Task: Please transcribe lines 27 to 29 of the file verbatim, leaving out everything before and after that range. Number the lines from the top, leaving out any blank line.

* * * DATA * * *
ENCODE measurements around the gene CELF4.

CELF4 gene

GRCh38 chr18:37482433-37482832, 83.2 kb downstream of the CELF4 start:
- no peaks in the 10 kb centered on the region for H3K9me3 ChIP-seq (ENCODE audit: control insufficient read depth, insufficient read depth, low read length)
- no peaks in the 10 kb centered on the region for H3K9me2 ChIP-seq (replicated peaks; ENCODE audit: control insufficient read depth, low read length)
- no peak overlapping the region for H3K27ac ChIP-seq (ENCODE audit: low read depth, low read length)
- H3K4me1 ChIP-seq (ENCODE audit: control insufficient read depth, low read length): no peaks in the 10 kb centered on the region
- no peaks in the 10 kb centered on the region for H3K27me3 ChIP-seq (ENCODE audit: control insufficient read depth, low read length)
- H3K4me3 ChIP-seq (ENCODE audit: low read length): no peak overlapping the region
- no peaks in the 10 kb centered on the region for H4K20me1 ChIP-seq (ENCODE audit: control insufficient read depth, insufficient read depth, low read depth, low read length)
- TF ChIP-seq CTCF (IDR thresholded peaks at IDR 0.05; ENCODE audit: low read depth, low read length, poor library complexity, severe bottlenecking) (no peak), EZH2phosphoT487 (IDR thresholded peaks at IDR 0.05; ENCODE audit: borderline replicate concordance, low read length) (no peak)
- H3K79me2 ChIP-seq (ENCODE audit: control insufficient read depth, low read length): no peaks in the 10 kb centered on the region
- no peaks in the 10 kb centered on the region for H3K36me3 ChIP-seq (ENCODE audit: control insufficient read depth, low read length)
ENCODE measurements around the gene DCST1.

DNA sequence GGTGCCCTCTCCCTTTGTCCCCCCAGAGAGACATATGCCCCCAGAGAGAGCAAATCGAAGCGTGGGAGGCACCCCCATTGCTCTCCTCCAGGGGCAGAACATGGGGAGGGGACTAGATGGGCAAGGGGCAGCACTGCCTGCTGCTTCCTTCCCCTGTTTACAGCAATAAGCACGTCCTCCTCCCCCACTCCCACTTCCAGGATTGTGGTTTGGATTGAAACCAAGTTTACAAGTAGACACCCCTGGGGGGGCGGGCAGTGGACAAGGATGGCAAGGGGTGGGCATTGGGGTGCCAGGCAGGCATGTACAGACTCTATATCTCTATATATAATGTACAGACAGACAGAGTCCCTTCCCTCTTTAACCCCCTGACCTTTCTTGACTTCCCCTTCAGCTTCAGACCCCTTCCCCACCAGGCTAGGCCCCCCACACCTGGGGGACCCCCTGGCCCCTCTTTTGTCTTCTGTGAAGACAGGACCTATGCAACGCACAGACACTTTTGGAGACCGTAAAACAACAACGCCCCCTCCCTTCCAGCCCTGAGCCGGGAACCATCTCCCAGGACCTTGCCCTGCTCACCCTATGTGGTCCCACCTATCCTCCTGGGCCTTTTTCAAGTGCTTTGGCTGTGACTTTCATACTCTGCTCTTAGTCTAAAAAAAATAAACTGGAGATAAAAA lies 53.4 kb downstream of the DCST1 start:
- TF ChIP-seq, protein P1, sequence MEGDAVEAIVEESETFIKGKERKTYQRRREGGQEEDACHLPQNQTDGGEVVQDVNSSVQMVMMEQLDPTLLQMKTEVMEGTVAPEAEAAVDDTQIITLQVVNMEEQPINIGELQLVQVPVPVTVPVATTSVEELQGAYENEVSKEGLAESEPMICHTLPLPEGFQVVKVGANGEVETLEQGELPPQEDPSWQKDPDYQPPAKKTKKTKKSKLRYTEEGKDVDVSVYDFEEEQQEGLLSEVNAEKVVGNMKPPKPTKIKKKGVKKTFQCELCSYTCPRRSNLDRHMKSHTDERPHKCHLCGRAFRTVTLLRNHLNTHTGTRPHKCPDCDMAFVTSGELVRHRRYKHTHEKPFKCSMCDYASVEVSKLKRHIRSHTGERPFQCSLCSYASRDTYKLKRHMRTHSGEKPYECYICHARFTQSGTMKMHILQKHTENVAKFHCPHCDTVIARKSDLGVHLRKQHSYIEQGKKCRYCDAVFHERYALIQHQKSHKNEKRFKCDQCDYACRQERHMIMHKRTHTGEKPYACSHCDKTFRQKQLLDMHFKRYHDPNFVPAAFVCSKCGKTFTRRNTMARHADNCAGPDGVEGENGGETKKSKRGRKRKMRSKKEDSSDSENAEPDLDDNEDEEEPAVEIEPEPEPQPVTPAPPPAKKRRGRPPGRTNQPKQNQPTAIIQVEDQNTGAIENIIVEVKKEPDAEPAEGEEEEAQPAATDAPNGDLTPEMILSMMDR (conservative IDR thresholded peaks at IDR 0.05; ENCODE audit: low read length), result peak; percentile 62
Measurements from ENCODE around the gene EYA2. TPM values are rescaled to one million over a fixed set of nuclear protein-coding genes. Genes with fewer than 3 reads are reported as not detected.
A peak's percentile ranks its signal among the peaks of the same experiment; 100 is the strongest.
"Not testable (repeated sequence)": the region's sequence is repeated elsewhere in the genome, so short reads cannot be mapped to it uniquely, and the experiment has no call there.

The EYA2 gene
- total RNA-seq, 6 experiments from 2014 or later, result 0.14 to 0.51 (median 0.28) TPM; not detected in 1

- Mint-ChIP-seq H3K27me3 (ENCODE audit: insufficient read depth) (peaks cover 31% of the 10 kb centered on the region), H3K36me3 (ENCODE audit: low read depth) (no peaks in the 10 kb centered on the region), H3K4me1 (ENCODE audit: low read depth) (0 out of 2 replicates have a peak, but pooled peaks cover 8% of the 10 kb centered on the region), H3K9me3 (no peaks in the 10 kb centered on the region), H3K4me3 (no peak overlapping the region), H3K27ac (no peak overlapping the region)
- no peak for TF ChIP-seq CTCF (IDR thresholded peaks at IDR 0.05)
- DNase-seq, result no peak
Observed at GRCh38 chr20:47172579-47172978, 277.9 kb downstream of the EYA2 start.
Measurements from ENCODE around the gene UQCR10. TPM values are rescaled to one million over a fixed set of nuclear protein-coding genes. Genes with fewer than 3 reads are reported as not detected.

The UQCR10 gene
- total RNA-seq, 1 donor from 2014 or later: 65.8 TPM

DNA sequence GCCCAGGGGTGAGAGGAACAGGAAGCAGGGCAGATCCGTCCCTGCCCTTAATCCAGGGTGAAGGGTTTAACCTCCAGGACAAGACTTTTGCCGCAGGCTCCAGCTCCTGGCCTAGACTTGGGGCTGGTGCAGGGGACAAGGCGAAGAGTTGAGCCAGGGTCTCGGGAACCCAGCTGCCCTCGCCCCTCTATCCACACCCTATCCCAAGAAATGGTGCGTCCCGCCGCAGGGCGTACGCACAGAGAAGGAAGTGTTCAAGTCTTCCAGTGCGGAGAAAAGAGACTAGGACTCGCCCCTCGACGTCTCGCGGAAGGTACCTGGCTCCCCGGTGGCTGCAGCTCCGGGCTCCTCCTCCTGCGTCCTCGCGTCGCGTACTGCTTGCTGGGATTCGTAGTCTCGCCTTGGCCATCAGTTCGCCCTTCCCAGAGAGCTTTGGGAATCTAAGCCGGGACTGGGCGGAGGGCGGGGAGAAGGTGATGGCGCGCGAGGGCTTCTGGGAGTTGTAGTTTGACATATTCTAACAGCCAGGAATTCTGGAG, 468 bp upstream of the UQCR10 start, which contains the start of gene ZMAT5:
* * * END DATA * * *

The UQCR10 gene
- total RNA-seq, 1 donor from 2014 or later: 65.8 TPM

DNA sequence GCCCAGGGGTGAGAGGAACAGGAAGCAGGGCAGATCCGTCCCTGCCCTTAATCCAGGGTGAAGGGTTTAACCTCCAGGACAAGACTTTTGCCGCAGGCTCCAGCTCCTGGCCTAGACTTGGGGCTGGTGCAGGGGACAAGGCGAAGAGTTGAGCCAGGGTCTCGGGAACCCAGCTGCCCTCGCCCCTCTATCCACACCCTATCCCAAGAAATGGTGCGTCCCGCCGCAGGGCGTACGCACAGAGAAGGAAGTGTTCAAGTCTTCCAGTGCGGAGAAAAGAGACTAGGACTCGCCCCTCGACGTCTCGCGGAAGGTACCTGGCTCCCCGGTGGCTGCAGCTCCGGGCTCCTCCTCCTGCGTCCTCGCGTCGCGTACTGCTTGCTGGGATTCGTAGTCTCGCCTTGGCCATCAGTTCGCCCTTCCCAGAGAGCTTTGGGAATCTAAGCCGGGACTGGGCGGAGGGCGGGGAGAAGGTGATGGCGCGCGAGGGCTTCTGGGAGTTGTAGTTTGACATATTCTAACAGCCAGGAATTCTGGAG, 468 bp upstream of the UQCR10 start, which contains the start of gene ZMAT5: